Arizona's state website was easier to navigate. In fact a simple Google search of “court form abortion Arizona” brought me directly to the Arizona courts' Self Service page in which the form link “Minor Abortion Without Parental Consent” was easy to spot under Self-Service Forms. This link led me to a variety of forms and instructions to download including forms for an appeal if the consent is not granted in the first round. The main issue with Arizona's process is mailing in the form which tacks on a few more days to finally getting an abortion considering the court would need to receive the petition in the mail and then schedule an appointment for the minor with a judge within 48 hours. If it's urgent (which it most likely would be) the minor may be better off hand-delivering it rather than mailing it. The instructions did not provide any 21st century options like scanning the documents and emailing them or at least a fax number to create a more seamless process.

North Carolina

The Law: One parent or grandparent that the minor has lived with for at least six months must give permission unless excused by a judge.

This time I also started with a Google search versus trying to navigate through the state websites. A search as follows, “North Carolina judicial form abortion” yielded a direct link to the form as the third result on Google.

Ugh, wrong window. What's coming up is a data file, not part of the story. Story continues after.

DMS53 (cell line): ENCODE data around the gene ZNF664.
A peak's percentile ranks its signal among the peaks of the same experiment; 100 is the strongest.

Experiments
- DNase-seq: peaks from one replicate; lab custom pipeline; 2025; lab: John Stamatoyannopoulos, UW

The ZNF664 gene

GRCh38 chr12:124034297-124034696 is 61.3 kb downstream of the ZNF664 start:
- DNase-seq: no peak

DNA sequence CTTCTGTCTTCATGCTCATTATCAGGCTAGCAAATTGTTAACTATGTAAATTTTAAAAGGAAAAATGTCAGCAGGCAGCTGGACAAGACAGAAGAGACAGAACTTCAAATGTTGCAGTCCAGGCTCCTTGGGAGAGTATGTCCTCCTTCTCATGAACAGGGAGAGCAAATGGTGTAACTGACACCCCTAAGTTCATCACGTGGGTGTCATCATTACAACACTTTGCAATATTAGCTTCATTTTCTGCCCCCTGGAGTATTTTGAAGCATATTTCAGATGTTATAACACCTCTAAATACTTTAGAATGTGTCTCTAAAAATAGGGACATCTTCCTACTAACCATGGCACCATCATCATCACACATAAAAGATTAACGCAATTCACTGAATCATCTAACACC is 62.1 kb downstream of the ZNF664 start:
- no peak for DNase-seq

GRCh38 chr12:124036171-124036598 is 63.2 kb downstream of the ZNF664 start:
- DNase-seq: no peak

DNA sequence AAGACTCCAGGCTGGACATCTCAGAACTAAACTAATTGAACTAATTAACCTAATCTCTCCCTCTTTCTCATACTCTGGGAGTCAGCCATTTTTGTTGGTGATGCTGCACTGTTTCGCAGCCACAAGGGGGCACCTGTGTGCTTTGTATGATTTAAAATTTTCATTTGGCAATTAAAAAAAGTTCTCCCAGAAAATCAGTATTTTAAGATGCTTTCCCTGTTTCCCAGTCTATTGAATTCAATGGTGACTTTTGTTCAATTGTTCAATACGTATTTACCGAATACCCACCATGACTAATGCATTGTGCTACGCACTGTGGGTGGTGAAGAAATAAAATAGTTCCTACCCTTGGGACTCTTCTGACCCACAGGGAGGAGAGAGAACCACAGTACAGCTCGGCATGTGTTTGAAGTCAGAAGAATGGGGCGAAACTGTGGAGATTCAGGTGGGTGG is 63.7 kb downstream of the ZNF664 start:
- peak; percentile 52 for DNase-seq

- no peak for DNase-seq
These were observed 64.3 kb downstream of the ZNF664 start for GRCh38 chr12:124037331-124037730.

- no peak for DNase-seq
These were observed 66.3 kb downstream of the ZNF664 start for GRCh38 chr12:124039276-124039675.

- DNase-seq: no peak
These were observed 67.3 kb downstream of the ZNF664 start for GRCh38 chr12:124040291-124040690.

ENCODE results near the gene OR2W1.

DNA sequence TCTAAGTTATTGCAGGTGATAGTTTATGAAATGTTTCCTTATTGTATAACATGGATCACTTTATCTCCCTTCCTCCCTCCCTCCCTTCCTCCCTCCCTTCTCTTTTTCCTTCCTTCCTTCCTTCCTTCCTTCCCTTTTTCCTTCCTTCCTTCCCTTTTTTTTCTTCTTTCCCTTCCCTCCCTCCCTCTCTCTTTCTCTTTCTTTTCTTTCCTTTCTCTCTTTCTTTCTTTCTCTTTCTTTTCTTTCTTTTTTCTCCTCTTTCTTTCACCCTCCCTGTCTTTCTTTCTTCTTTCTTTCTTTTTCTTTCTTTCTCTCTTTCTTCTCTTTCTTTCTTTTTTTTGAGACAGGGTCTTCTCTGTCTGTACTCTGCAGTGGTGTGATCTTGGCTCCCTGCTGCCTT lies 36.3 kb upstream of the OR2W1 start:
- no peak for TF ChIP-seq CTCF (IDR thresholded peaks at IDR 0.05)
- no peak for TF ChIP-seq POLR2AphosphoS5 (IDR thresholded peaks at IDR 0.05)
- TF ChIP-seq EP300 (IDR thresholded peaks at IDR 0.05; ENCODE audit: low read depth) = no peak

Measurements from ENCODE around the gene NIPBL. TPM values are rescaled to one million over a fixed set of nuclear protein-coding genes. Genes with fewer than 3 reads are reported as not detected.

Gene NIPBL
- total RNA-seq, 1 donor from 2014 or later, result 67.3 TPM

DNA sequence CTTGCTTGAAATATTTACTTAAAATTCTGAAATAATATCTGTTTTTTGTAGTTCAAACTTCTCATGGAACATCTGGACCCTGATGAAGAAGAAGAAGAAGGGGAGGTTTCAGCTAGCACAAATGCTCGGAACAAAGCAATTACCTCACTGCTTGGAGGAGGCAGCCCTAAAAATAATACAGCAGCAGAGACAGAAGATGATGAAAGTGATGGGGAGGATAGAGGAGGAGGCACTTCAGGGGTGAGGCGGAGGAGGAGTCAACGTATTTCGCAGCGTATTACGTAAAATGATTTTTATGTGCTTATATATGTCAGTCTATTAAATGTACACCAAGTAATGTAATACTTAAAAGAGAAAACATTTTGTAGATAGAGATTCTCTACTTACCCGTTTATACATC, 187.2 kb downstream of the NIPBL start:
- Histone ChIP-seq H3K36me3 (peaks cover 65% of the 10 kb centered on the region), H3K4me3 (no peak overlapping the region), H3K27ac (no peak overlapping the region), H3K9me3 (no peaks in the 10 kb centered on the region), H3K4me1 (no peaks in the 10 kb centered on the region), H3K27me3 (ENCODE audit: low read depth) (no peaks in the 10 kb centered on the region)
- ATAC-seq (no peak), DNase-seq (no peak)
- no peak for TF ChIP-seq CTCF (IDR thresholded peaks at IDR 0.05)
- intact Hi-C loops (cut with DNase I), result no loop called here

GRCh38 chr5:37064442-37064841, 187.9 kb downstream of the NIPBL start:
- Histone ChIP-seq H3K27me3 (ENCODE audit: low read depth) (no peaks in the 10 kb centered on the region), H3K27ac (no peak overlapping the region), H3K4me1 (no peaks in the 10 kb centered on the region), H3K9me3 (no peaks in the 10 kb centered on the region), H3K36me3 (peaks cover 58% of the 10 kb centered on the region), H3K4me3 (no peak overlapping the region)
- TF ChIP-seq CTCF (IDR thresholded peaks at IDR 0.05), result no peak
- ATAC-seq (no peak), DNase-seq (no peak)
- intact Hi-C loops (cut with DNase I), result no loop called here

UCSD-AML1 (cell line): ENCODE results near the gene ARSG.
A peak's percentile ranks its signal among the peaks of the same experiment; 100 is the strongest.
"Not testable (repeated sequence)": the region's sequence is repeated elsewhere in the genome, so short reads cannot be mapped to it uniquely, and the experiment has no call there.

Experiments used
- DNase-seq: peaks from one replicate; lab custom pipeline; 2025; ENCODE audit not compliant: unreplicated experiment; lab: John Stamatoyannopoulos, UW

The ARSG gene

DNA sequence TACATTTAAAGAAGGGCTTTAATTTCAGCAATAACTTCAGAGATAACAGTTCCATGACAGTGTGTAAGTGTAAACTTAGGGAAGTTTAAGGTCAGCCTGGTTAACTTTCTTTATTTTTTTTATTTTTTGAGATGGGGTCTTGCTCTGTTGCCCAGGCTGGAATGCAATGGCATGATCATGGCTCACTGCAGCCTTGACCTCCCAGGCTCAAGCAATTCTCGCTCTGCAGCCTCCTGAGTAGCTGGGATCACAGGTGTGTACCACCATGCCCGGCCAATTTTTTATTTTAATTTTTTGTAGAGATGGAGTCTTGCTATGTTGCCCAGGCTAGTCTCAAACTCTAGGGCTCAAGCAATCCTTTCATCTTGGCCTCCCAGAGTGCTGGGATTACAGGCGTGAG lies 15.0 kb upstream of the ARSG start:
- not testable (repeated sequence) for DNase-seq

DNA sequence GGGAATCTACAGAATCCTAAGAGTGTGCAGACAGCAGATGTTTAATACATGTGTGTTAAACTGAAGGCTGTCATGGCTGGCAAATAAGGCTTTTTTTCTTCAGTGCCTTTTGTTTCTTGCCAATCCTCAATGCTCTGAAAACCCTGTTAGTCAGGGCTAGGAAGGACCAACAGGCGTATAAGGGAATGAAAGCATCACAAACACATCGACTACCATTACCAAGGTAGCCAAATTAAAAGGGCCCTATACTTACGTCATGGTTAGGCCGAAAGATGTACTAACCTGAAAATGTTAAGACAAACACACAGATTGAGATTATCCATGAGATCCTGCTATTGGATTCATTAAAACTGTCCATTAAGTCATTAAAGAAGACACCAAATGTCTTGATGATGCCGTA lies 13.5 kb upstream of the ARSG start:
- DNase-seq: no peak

Though it was very easy to find the forms, it was not clear how to submit them. There was an address and phone number on the courts page at the very bottom left side, but no email address or fax number that would lead to a more efficient avenue for expediting the process.


Concluding on a Judge's Pardon

Whether it was easy to contact a live person or not or find what I needed to find on the website, there is still one main concern. Between a waiting up to 48 hours to receive pardon from a judge to receive an abortion without parental consent or knowledge plus any waiting periods tied to undergoing the abortion itself begins to add up. In the states with the strictest laws, like South Dakota, a minor may have to wait as much as a week if she were to file her petition for judicial bypass on a Friday, wait over the weekend until Monday or Tuesday to speak to a judge, hopefully, get written consent, approach a clinic for an abortion and then wait another two days, finally able to undergo an abortion by the following Friday at the earliest. On top of that, it's a lot of school to miss.

This would be assuming no snags in this process such as not getting consent from a judge and having to file an appeal within five days. That minor would need to also coordinate with teachers to avoid missing homework or may have to delay her reproductive care by another day if she is writing an essay, working on a group project, employed outside of school and/or preparing for a test. If the minor is unable to drive yet, this may involve finding someone she trusts to get her to court, taking other forms of transit on her own or possibly walking all of which create more complications working with the schedules of others she involves in this process and of course, any severe weather changes.